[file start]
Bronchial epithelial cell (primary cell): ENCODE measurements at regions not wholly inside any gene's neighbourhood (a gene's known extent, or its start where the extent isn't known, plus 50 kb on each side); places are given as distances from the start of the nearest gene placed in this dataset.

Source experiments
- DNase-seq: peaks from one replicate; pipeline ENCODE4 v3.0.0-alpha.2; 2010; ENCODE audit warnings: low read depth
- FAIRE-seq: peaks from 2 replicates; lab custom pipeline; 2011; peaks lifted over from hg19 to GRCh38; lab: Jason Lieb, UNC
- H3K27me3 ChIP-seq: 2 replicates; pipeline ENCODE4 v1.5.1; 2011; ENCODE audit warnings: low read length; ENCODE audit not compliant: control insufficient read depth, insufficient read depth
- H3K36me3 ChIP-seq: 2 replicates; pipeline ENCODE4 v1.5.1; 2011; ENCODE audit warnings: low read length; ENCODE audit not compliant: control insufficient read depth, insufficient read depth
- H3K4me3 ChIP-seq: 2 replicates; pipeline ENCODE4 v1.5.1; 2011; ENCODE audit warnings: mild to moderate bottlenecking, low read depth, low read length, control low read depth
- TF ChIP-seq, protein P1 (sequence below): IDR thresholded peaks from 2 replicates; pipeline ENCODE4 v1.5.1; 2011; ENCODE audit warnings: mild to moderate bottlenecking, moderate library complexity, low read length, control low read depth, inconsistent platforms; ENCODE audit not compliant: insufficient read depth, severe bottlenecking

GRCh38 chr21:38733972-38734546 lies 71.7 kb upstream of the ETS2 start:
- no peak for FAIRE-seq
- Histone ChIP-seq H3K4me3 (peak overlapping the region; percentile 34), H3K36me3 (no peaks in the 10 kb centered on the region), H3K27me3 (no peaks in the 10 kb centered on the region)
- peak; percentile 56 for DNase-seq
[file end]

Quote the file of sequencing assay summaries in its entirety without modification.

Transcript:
Bronchial epithelial cell (primary cell): ENCODE measurements at regions not wholly inside any gene's neighbourhood (a gene's known extent, or its start where the extent isn't known, plus 50 kb on each side); places are given as distances from the start of the nearest gene placed in this dataset.

Source experiments
- DNase-seq: peaks from one replicate; pipeline ENCODE4 v3.0.0-alpha.2; 2010; ENCODE audit warnings: low read depth
- FAIRE-seq: peaks from 2 replicates; lab custom pipeline; 2011; peaks lifted over from hg19 to GRCh38; lab: Jason Lieb, UNC
- H3K27me3 ChIP-seq: 2 replicates; pipeline ENCODE4 v1.5.1; 2011; ENCODE audit warnings: low read length; ENCODE audit not compliant: control insufficient read depth, insufficient read depth
- H3K36me3 ChIP-seq: 2 replicates; pipeline ENCODE4 v1.5.1; 2011; ENCODE audit warnings: low read length; ENCODE audit not compliant: control insufficient read depth, insufficient read depth
- H3K4me3 ChIP-seq: 2 replicates; pipeline ENCODE4 v1.5.1; 2011; ENCODE audit warnings: mild to moderate bottlenecking, low read depth, low read length, control low read depth
- TF ChIP-seq, protein P1 (sequence below): IDR thresholded peaks from 2 replicates; pipeline ENCODE4 v1.5.1; 2011; ENCODE audit warnings: mild to moderate bottlenecking, moderate library complexity, low read length, control low read depth, inconsistent platforms; ENCODE audit not compliant: insufficient read depth, severe bottlenecking

GRCh38 chr21:38733972-38734546 lies 71.7 kb upstream of the ETS2 start:
- no peak for FAIRE-seq
- Histone ChIP-seq H3K4me3 (peak overlapping the region; percentile 34), H3K36me3 (no peaks in the 10 kb centered on the region), H3K27me3 (no peaks in the 10 kb centered on the region)
- peak; percentile 56 for DNase-seq